‘Huffing’ Deodorant Cost One Teen His Life

By on November 16, 2018

Aerosol products are found in every household but can be potential killers, doctors warn.

Highlighting the dangers posed by “huffing,” Dutch physicians outline the tragic case of a 19-year-old who died after inhaling spray deodorant to get high.

The teenager, who’d been in a residential drug rehabilitation program, died of cardiac arrest soon after, according to a new report on the case.

Such inhalant abuse — also often called “sniffing” — is nothing new. In fact, it has disappeared from the spotlight in more recent years, as rates dipped after the 1990s and the opioid epidemic increasingly captured headlines.

However, inhalant abuse remains common: A U.S. survey found that in 2017, close to 9 percent of 12- to 17-year-olds had ever tried to get high from common products such as cleaners, spray paint, glue, felt-tip markers or lighter fluid.

“Inhalant abuse has fallen off the radar a bit, but it’s still common,” said Dr. Kelly Johnson-Arbor, a medical toxicologist with the nonprofit National Capital Poison Center in Washington, D.C.

It’s particularly appealing to kids because they can easily get their hands on household products, noted Johnson-Arbor, who was not involved in the new case report.

Beyond that, she said, kids may assume the seemingly benign products can’t hurt them.

But this teenager’s death illustrates just how misguided those perceptions are, Johnson-Arbor said.

The report, published Nov. 15 in the journal BMJ Case Reports, centers on a 19-year-old Dutch man who was in a rehab center for ketamine and marijuana abuse.

Without any drugs available, he reached for a personal care product — spray deodorant — in a quest to get high. He initially became hyper, “jumping up and down,” according to the report, before collapsing.

Nurses at the center performed basic life support, and when paramedics arrived they discovered the man was in cardiac arrest. That means the heart has stopped and is no longer pumping blood to the rest of the body. Paramedics used a portable defibrillator to try to “shock” his heart back into a normal rhythm, but could not revive him.

When the patient was taken to the hospital, doctors placed him in a medically induced coma. But when his condition failed to improve after more than a week, further treatment was deemed futile. He was taken off life support and died shortly after.

Like many aerosol products, spray deodorant typically contains butane as a gas propellant, according to Dr. Kelvin Harvey Kramp, one of the doctors on the case.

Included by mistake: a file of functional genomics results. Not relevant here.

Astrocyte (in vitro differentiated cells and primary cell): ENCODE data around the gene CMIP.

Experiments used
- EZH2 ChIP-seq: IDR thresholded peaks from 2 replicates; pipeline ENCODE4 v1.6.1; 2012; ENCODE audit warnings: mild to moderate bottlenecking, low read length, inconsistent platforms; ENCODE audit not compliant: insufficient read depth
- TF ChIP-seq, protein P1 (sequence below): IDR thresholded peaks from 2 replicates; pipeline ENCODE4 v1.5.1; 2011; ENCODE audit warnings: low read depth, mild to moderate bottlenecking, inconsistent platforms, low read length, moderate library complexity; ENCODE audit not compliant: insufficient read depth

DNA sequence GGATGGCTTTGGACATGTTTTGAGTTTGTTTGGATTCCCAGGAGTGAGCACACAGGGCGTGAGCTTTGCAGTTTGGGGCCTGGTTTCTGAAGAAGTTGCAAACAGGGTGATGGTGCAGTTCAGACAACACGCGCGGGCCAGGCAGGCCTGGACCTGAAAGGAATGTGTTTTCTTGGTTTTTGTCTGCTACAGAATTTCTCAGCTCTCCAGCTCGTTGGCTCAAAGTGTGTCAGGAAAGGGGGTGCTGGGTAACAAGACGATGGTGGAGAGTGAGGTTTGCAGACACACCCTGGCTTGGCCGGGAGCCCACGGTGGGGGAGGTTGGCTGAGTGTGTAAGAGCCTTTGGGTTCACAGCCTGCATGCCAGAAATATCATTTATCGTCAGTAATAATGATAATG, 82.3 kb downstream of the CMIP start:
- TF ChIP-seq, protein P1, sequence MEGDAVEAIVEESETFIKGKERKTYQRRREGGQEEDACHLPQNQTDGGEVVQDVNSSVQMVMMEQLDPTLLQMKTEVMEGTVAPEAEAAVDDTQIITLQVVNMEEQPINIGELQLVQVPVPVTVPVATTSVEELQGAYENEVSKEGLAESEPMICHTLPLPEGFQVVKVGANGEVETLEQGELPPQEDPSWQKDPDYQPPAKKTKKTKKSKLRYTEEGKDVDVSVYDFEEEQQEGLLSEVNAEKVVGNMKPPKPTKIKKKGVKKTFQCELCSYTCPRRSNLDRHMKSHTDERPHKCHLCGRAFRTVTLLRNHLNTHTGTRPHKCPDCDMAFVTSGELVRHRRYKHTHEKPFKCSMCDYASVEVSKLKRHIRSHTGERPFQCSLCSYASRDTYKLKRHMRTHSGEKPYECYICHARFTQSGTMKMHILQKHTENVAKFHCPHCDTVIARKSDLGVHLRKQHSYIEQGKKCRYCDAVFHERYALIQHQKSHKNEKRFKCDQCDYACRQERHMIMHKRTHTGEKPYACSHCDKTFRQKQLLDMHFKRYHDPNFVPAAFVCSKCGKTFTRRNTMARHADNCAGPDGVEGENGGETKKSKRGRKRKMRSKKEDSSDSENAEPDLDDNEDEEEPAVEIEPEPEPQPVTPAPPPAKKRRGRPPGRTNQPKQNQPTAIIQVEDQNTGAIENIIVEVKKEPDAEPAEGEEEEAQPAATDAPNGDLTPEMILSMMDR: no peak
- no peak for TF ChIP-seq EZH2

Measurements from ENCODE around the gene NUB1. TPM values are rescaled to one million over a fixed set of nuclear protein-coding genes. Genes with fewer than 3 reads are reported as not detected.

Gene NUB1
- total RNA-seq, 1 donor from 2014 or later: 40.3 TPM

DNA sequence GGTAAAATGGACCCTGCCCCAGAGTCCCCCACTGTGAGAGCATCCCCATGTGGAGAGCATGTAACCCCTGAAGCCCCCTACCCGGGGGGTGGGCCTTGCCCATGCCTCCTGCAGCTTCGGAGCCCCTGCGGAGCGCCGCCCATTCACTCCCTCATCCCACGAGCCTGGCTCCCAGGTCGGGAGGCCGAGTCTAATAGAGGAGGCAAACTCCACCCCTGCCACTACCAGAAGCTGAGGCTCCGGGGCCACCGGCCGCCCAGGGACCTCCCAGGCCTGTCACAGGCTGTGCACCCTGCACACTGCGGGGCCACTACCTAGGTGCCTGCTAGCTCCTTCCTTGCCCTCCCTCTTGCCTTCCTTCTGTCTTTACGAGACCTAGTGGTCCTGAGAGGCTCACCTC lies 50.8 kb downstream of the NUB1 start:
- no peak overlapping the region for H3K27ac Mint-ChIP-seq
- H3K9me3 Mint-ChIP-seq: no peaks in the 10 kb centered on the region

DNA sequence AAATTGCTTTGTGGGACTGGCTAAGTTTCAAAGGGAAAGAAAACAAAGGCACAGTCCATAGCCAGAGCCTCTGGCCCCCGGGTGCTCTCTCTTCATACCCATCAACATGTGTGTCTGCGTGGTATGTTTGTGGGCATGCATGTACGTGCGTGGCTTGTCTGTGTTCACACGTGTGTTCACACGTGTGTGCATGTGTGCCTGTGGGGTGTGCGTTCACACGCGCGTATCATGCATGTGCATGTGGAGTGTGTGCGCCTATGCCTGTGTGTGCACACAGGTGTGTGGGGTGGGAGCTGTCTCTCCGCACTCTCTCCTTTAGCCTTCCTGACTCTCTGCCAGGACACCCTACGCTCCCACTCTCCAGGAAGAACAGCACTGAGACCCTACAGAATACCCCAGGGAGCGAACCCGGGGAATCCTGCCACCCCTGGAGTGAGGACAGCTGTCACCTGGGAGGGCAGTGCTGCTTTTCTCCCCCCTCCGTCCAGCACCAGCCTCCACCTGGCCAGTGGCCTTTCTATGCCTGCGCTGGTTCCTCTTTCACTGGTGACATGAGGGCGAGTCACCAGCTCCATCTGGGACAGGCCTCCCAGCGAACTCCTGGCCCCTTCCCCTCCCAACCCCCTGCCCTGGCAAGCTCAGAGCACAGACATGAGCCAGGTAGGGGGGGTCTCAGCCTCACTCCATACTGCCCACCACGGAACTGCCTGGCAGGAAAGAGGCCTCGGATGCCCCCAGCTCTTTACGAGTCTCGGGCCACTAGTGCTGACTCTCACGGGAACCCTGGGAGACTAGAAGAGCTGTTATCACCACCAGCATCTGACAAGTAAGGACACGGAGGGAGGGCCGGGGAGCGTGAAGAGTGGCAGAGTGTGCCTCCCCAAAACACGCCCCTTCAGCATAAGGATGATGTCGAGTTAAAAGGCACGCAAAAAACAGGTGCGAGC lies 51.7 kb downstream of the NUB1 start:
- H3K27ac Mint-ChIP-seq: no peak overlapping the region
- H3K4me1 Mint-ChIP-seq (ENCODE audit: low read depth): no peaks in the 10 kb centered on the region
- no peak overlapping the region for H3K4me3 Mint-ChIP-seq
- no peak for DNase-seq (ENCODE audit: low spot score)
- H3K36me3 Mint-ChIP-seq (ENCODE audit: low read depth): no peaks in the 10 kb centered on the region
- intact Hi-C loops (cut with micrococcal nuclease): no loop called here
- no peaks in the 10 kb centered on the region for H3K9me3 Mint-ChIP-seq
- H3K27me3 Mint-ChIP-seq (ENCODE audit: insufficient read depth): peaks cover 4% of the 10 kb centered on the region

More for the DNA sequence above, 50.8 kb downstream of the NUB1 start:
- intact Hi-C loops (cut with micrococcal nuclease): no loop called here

Butane and similar substances are readily absorbed into fat tissue, including nervous system tissue. That action can produce the “high” inhalant abusers are looking for — but it can also have severe consequences for the heart and other vital organs, according to Kramp.

At this point, there have been many reports on inhalant-linked deaths, said Kramp, of Maastad Hospital in Rotterdam, the Netherlands.

But, he said, one hope with this report is to raise awareness that people in drug rehab may be especially vulnerable to this type of substance abuse.

Another, Kramp said, is to warn young people about the dangers of inhalants in general.

There are immediate risks other than cardiac arrest, Johnson-Arbor noted: For one, the intoxication can lead to serious or fatal accidents.

According to Kramp, some deaths have been blamed on suffocation, when victims used a plastic bag to inhale the chemical fumes.

Chronic inhalant abuse can also have lasting consequences, Johnson-Arbor said. Over time, it may damage the brain or peripheral nerves in the limbs, for example.

It can be tough for parents to spot inhalant abuse, according to Johnson-Arbor. Even if your child swipes your spray deodorant, she noted, he or she may simply be using it as intended.

That said, Johnson-Arbor pointed to some potential red flags parents can look for: a rash around the mouth where the chemical has irritated the skin; chemical smells from a child’s clothes or breath; or large amounts of household products gone missing.

Johnson-Arbor suggested that parents try to head off any experimentation by talking to their kids about the dangers of huffing.

“If you don’t discuss this with them, they’ll hear about it at school or at summer camp,” she said. “It’s better to arm your child with knowledge.”

More information

The U.S. National Institute on Drug Abuse has more on inhalant abuse.

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